James P. Danoy: Adjunct, Alum, and Former Presidential Intelligence Briefer

James P. Danoy with a folder on his lap sits across from President Obama in the Oval Office.
Danoy, who has two degrees from Mason, provided daily security briefings with Obama for more than a year. Photo by Pete Souza/White House
James P. Danoy wearing a dark suit and a red necktie points to a photo of himself with President Obama on a wall.
Adjunct and alum James P. Danoy points to an exhibit at the Defense Intelligence Agency Museum that includes a photo of him wearing a George Mason University necktie and lanyard as he briefs President Obama in the Oval Office. Photo provided.

When it comes to supporting senior-level decision makers with intelligence, Schar School of Policy and Government adjunct professor and Mason alum James P. Danoy has been there and done that.

For more than a year, Danoy served as the daily intelligence briefer to President Barack Obama. Wherever in the world the president was at the time, Danoy met with him each morning to present the President’s Daily Brief—the PDB—the Intelligence Community’s daily assessment on national security issues produced for the president. That included sitting in the Oval Office, flying aboard Air Force One, and hanging out at Camp David. 

As a Defense Intelligence Agency officer, Danoy was the first non-CIA officer to serve as a presidential briefer—and he no doubt is the only George Mason University graduate to serve in the role. Recently, Danoy found his service as the PDB briefer enshrined in the Defense Intelligence Agency Museum at the agency’s headquarters in Washington, D.C.

Danoy, who teaches intelligence policy in the Schar School’s international security program, has two degrees from Mason that he says prepared him for what’s been called “the most important job in the Intelligence Community”: He received a bachelor’s degree in government and international politics in 1979 and a master’s degree in modern European history 11 years later.

“My degrees at Mason were a great foundation for what I was later going to do, which is serve as an intelligence officer,” he said. “They really gave me a solid foundation to be an intelligence analyst specializing in Europe, but also an understanding of how the government operates and what the role of the Intelligence Community was in supporting decision-making.” 

On occasion, he said, he made sure to wear a Mason necktie and badge lanyard “because I’m a proud Mason graduate.” Obama, he said, took notice when he wore the green and gold; he was fond of the university. While in office, both Obama and former First Lady Michelle Obama paid visits to Mason.

For his part, Obama respected the Intelligence Community’s straight-forward, unvarnished briefings that not only provided information but also context.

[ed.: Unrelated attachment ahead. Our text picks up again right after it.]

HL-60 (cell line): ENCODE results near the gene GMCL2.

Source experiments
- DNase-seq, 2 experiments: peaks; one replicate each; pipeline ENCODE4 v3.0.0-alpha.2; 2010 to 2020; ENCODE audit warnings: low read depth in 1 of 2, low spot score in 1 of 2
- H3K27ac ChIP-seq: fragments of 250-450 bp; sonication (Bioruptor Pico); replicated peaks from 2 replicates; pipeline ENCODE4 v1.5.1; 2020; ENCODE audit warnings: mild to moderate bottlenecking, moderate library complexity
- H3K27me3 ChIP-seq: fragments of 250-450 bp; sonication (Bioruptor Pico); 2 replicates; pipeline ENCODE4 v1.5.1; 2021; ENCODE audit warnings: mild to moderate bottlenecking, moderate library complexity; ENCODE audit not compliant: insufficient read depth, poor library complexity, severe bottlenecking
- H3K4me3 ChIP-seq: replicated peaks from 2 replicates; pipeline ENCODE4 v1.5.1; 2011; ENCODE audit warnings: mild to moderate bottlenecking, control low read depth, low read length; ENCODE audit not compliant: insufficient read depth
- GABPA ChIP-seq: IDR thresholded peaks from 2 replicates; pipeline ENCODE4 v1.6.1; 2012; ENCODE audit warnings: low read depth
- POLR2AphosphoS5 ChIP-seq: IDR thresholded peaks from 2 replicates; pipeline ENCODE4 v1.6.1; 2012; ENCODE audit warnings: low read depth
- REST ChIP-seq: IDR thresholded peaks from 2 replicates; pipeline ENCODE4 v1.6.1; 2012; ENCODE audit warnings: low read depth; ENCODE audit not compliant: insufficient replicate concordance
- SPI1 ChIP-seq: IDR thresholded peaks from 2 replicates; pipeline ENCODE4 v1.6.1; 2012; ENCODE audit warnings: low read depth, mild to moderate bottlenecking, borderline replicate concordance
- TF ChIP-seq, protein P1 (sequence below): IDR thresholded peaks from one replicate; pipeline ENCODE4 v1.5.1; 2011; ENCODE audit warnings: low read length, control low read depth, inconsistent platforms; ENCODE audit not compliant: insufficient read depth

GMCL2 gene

“He knew it wasn’t always going to be good news,” Danoy said, “but he said it was very important for him to know what was going on so he could make the right decisions.”

The tour of a presidential briefer, he said, is, well, brief.

“I did it a little more than a year, in 2010 and 2011. It’s a pretty taxing position, both mentally and physically,” he said. “You have to essentially be with the president pretty much all the time, domestically and overseas. They found that about a year or so of doing that is about as much as any individual can take.”

Danoy’s “day” as a briefer started at midnight at CIA headquarters in Langley, where he would study new information and prepare the material for the next morning’s presentation at the White House, if POTUS is not traveling. The briefer must know the new information as well as the history of the situation extraordinarily well, Danoy said. “It was like cramming for finals every day.”

The daily briefing was scheduled for 30 minutes, with the material organized with the most “need-to-know” information first, since the president’s schedule—structured in five-minute increments—was likely to change. Danoy was still studying the night’s work as he was driven down the George Washington Memorial Parkway to the Eisenhower Executive Office Building, where the Director of National Intelligence was waiting for an update. Then it was to the West Wing for a “pre-brief” with the national security advisor and others.

Finally, “at about 9:30 we’d be ushered into the Oval Office,” he said. The door opens and there’s the president, in a chair near the sofa where he’s most likely spent the morning with foreign dignitaries and other visitors.

Meeting POTUS at first, he said, “it’s one of those, ‘wow, I can’t believe it moments.’” But the briefer can’t afford to be starstruck for long: “You have to remain composed; you have to be calm and professional and crisp and clear and concise. You have to make eye contact, you can’t read off a piece of paper,” Danoy said. “You have to assess in a split second his mood. You have to know what’s on his schedule for that day” because it could influence his decision-making.”

To use a baseball metaphor, the briefer “certainly can’t strike out” on any given morning, he said. “Even hitting a single or a double is not good enough. You’ve got to hit a home run every time you’re there.” Overall, Danoy said “it was an incredible honor” to have represented the hard-working women and men of the Intelligence Community and “an experience of a lifetime.”